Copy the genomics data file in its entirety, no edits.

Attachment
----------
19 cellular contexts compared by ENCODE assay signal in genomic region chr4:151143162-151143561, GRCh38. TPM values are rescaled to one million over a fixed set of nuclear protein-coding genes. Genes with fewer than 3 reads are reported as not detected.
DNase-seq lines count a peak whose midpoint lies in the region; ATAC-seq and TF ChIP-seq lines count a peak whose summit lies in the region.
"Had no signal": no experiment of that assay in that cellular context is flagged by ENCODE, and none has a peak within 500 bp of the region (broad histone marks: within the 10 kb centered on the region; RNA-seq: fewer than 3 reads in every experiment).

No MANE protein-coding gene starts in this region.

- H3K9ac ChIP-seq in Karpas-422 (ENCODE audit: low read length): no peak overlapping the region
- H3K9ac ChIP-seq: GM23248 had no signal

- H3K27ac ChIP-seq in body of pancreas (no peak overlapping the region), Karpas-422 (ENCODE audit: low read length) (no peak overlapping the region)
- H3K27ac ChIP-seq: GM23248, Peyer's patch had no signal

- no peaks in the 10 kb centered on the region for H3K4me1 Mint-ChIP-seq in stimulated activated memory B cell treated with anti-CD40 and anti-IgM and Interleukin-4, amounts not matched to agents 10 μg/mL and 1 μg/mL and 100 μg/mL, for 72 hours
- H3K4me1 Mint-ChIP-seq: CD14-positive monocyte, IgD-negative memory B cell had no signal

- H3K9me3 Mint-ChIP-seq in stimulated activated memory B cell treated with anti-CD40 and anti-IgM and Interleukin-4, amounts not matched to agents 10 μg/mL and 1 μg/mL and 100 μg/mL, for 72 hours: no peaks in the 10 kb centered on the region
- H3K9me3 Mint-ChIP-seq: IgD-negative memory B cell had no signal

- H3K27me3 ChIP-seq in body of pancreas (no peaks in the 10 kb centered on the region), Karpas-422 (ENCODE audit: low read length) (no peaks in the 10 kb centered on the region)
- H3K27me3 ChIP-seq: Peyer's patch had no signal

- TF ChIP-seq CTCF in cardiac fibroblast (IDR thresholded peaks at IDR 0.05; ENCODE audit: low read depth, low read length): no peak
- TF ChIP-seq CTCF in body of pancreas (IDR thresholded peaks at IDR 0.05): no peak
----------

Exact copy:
19 cellular contexts compared by ENCODE assay signal in genomic region chr4:151143162-151143561, GRCh38. TPM values are rescaled to one million over a fixed set of nuclear protein-coding genes. Genes with fewer than 3 reads are reported as not detected.
DNase-seq lines count a peak whose midpoint lies in the region; ATAC-seq and TF ChIP-seq lines count a peak whose summit lies in the region.
"Had no signal": no experiment of that assay in that cellular context is flagged by ENCODE, and none has a peak within 500 bp of the region (broad histone marks: within the 10 kb centered on the region; RNA-seq: fewer than 3 reads in every experiment).

No MANE protein-coding gene starts in this region.

- H3K9ac ChIP-seq in Karpas-422 (ENCODE audit: low read length): no peak overlapping the region
- H3K9ac ChIP-seq: GM23248 had no signal

- H3K27ac ChIP-seq in body of pancreas (no peak overlapping the region), Karpas-422 (ENCODE audit: low read length) (no peak overlapping the region)
- H3K27ac ChIP-seq: GM23248, Peyer's patch had no signal

- no peaks in the 10 kb centered on the region for H3K4me1 Mint-ChIP-seq in stimulated activated memory B cell treated with anti-CD40 and anti-IgM and Interleukin-4, amounts not matched to agents 10 μg/mL and 1 μg/mL and 100 μg/mL, for 72 hours
- H3K4me1 Mint-ChIP-seq: CD14-positive monocyte, IgD-negative memory B cell had no signal

- H3K9me3 Mint-ChIP-seq in stimulated activated memory B cell treated with anti-CD40 and anti-IgM and Interleukin-4, amounts not matched to agents 10 μg/mL and 1 μg/mL and 100 μg/mL, for 72 hours: no peaks in the 10 kb centered on the region
- H3K9me3 Mint-ChIP-seq: IgD-negative memory B cell had no signal

- H3K27me3 ChIP-seq in body of pancreas (no peaks in the 10 kb centered on the region), Karpas-422 (ENCODE audit: low read length) (no peaks in the 10 kb centered on the region)
- H3K27me3 ChIP-seq: Peyer's patch had no signal

- TF ChIP-seq CTCF in cardiac fibroblast (IDR thresholded peaks at IDR 0.05; ENCODE audit: low read depth, low read length): no peak
- TF ChIP-seq CTCF in body of pancreas (IDR thresholded peaks at IDR 0.05): no peak